Victory at SeA
The Victory ship was a class of cargo ship produced in large numbers by North American shipyards during World War II to replace losses caused by German submarines. Based on the earlier Liberty ship, they were slightly larger and had more powerful engines for better evading U-boats. A total of 531 Victory ships were built.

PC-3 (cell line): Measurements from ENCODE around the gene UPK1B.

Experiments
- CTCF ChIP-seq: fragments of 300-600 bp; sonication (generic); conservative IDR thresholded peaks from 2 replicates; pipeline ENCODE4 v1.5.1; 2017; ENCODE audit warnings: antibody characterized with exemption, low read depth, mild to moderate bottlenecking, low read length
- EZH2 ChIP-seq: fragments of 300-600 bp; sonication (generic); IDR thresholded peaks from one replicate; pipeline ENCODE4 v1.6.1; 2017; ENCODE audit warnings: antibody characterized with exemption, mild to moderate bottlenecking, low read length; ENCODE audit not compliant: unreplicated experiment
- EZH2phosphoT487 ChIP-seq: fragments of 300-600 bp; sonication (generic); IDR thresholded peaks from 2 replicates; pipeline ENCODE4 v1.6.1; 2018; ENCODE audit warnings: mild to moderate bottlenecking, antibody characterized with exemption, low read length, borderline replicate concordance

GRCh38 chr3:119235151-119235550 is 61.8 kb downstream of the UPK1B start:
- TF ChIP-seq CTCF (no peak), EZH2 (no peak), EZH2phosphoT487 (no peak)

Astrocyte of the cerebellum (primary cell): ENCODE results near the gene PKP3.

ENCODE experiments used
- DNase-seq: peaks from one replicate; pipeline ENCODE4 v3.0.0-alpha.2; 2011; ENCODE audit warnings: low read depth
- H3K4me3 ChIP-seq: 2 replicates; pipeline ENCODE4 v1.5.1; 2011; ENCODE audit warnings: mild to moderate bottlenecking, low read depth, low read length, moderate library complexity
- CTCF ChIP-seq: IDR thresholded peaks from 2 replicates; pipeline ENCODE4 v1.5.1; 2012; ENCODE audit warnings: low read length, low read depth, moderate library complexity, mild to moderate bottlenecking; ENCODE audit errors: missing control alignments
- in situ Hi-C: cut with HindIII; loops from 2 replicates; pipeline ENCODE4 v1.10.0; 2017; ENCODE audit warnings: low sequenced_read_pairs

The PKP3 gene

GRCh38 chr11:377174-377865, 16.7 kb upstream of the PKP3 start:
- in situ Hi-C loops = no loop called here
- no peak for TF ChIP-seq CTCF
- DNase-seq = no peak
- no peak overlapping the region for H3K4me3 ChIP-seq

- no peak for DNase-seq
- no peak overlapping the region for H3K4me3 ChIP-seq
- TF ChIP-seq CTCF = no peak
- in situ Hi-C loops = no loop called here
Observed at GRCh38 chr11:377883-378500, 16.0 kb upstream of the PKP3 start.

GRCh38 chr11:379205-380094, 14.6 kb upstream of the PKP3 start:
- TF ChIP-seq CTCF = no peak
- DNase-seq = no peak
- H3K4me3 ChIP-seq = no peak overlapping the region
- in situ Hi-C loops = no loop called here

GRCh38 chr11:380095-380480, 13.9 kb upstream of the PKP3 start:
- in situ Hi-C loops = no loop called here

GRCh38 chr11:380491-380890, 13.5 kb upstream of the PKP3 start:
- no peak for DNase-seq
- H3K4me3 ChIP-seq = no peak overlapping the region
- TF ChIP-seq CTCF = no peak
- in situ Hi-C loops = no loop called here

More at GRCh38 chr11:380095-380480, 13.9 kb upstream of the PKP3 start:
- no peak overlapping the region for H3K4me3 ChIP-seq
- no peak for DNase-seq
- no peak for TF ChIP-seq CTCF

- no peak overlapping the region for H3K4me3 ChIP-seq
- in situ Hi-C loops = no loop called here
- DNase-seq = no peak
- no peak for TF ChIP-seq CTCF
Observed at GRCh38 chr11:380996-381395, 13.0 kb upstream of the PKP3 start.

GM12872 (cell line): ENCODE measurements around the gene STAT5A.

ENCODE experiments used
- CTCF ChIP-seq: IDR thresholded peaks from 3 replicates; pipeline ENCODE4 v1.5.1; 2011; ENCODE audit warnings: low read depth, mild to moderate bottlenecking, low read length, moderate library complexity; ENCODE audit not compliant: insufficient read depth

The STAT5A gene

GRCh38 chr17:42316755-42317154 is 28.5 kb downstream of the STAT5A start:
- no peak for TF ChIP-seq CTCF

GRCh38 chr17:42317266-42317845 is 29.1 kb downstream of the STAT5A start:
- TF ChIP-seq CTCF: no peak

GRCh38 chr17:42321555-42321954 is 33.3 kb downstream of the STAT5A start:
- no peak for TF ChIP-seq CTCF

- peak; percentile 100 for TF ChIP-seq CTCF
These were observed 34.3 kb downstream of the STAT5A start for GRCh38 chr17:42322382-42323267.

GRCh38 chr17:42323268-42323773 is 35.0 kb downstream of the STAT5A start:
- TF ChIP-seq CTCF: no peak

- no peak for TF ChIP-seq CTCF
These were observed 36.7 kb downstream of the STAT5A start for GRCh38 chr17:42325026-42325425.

The first vessel was SS United Victory launched at Oregon Shipbuilding Corporation on 12 January 1944 and completed on 28 February 1944, and had her maiden voyage a month later. American vessels frequently had a name incorporating the word "Victory". The British and Canadians used "Fort" and "Park" respectively. After United Victory, the next 34 vessels were named after allied countries, the following 218 after American cities, the next 150 after educational institutions and the remainder given miscellaneous names. The AP5 type attack transports were named after United States counties, without "Victory" in their name, with the exception of USS Marvin H. McIntyre (APA-129), which was named after President Roosevelt's late personal secretary.